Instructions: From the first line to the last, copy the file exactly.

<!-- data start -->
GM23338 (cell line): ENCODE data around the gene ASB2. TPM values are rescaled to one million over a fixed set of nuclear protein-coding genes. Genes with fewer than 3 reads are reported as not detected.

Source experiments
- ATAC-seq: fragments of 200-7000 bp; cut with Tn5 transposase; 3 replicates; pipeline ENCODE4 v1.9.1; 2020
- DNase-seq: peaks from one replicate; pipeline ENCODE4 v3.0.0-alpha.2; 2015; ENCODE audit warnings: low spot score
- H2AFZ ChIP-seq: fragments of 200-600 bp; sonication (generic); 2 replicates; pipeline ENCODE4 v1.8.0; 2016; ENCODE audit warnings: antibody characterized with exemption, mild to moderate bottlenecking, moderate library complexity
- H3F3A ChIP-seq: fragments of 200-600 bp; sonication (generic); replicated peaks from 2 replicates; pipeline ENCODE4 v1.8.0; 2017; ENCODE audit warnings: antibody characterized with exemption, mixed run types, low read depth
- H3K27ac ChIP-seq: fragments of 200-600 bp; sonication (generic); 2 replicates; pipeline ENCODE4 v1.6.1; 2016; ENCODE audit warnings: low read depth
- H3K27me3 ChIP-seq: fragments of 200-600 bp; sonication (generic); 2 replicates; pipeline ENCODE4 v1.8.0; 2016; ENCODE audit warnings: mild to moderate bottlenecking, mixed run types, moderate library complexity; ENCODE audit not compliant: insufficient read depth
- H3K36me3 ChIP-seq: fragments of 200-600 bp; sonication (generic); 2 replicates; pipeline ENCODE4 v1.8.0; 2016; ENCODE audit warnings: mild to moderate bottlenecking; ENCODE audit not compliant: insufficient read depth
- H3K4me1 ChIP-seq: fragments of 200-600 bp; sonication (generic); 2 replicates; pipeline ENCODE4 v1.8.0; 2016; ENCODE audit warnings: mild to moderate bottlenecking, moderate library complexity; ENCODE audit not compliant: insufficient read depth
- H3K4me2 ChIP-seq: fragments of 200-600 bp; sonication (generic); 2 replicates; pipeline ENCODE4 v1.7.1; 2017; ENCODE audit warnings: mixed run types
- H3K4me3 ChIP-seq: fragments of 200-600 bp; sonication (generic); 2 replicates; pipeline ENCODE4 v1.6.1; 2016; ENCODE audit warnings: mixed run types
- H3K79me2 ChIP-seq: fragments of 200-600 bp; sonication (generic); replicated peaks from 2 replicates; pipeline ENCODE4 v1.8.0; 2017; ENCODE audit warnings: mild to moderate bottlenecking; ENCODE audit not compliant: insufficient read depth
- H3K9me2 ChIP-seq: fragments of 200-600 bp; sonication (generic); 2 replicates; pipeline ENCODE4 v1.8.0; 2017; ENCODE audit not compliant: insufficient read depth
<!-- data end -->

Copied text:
GM23338 (cell line): ENCODE data around the gene ASB2. TPM values are rescaled to one million over a fixed set of nuclear protein-coding genes. Genes with fewer than 3 reads are reported as not detected.

Source experiments
- ATAC-seq: fragments of 200-7000 bp; cut with Tn5 transposase; 3 replicates; pipeline ENCODE4 v1.9.1; 2020
- DNase-seq: peaks from one replicate; pipeline ENCODE4 v3.0.0-alpha.2; 2015; ENCODE audit warnings: low spot score
- H2AFZ ChIP-seq: fragments of 200-600 bp; sonication (generic); 2 replicates; pipeline ENCODE4 v1.8.0; 2016; ENCODE audit warnings: antibody characterized with exemption, mild to moderate bottlenecking, moderate library complexity
- H3F3A ChIP-seq: fragments of 200-600 bp; sonication (generic); replicated peaks from 2 replicates; pipeline ENCODE4 v1.8.0; 2017; ENCODE audit warnings: antibody characterized with exemption, mixed run types, low read depth
- H3K27ac ChIP-seq: fragments of 200-600 bp; sonication (generic); 2 replicates; pipeline ENCODE4 v1.6.1; 2016; ENCODE audit warnings: low read depth
- H3K27me3 ChIP-seq: fragments of 200-600 bp; sonication (generic); 2 replicates; pipeline ENCODE4 v1.8.0; 2016; ENCODE audit warnings: mild to moderate bottlenecking, mixed run types, moderate library complexity; ENCODE audit not compliant: insufficient read depth
- H3K36me3 ChIP-seq: fragments of 200-600 bp; sonication (generic); 2 replicates; pipeline ENCODE4 v1.8.0; 2016; ENCODE audit warnings: mild to moderate bottlenecking; ENCODE audit not compliant: insufficient read depth
- H3K4me1 ChIP-seq: fragments of 200-600 bp; sonication (generic); 2 replicates; pipeline ENCODE4 v1.8.0; 2016; ENCODE audit warnings: mild to moderate bottlenecking, moderate library complexity; ENCODE audit not compliant: insufficient read depth
- H3K4me2 ChIP-seq: fragments of 200-600 bp; sonication (generic); 2 replicates; pipeline ENCODE4 v1.7.1; 2017; ENCODE audit warnings: mixed run types
- H3K4me3 ChIP-seq: fragments of 200-600 bp; sonication (generic); 2 replicates; pipeline ENCODE4 v1.6.1; 2016; ENCODE audit warnings: mixed run types
- H3K79me2 ChIP-seq: fragments of 200-600 bp; sonication (generic); replicated peaks from 2 replicates; pipeline ENCODE4 v1.8.0; 2017; ENCODE audit warnings: mild to moderate bottlenecking; ENCODE audit not compliant: insufficient read depth
- H3K9me2 ChIP-seq: fragments of 200-600 bp; sonication (generic); 2 replicates; pipeline ENCODE4 v1.8.0; 2017; ENCODE audit not compliant: insufficient read depth